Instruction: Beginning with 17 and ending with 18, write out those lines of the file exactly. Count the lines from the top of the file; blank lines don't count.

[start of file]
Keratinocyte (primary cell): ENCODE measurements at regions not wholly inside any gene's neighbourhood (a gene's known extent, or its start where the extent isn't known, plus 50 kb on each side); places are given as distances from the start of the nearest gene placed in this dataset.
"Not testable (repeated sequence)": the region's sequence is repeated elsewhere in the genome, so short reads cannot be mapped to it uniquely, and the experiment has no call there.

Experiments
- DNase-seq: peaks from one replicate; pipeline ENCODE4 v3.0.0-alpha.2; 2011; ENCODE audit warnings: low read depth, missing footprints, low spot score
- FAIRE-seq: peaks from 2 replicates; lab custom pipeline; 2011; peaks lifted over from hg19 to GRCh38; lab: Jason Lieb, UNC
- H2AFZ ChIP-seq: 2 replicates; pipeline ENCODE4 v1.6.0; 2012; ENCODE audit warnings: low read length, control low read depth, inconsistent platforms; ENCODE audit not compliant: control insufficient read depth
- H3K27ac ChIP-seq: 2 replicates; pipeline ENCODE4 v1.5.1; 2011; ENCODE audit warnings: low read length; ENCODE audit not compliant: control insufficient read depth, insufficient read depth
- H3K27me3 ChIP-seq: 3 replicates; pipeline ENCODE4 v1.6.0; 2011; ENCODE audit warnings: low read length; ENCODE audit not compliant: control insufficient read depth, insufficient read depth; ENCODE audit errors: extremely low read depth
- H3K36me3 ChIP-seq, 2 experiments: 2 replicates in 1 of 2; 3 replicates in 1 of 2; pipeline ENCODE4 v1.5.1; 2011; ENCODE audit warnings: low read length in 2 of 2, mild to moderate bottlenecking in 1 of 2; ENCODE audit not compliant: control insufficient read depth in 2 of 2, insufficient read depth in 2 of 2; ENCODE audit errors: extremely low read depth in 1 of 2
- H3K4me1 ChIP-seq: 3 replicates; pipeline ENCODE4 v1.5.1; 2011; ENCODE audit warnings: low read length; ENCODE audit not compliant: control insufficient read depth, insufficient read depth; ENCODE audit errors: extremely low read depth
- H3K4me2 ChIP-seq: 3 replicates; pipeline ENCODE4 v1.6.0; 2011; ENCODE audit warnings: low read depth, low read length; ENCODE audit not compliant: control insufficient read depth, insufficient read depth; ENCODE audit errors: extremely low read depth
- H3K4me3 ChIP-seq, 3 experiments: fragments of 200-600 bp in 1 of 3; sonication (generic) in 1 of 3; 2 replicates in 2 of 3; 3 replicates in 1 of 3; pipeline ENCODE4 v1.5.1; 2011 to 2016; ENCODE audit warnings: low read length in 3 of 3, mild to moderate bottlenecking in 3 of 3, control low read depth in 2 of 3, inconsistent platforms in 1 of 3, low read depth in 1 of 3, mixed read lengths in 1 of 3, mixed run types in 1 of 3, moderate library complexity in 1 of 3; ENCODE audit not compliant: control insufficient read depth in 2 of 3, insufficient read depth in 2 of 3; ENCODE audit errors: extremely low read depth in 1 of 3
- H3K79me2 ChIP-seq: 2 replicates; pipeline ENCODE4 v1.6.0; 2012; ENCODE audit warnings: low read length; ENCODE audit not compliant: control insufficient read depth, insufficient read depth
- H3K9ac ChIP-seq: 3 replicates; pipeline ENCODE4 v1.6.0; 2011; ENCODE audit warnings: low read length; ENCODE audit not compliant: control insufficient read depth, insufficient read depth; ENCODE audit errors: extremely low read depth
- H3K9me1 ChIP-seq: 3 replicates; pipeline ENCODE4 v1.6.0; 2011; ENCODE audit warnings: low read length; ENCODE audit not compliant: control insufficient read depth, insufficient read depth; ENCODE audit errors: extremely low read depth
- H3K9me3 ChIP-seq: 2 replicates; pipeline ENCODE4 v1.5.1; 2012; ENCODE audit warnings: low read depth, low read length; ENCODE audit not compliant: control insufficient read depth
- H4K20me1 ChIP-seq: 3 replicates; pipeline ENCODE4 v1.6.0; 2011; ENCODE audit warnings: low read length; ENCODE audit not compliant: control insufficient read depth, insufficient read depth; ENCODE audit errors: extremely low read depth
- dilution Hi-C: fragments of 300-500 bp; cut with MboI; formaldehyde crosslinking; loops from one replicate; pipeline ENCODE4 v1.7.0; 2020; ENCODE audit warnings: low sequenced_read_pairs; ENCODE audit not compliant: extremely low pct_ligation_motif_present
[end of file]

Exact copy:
- H4K20me1 ChIP-seq: 3 replicates; pipeline ENCODE4 v1.6.0; 2011; ENCODE audit warnings: low read length; ENCODE audit not compliant: control insufficient read depth, insufficient read depth; ENCODE audit errors: extremely low read depth
- dilution Hi-C: fragments of 300-500 bp; cut with MboI; formaldehyde crosslinking; loops from one replicate; pipeline ENCODE4 v1.7.0; 2020; ENCODE audit warnings: low sequenced_read_pairs; ENCODE audit not compliant: extremely low pct_ligation_motif_present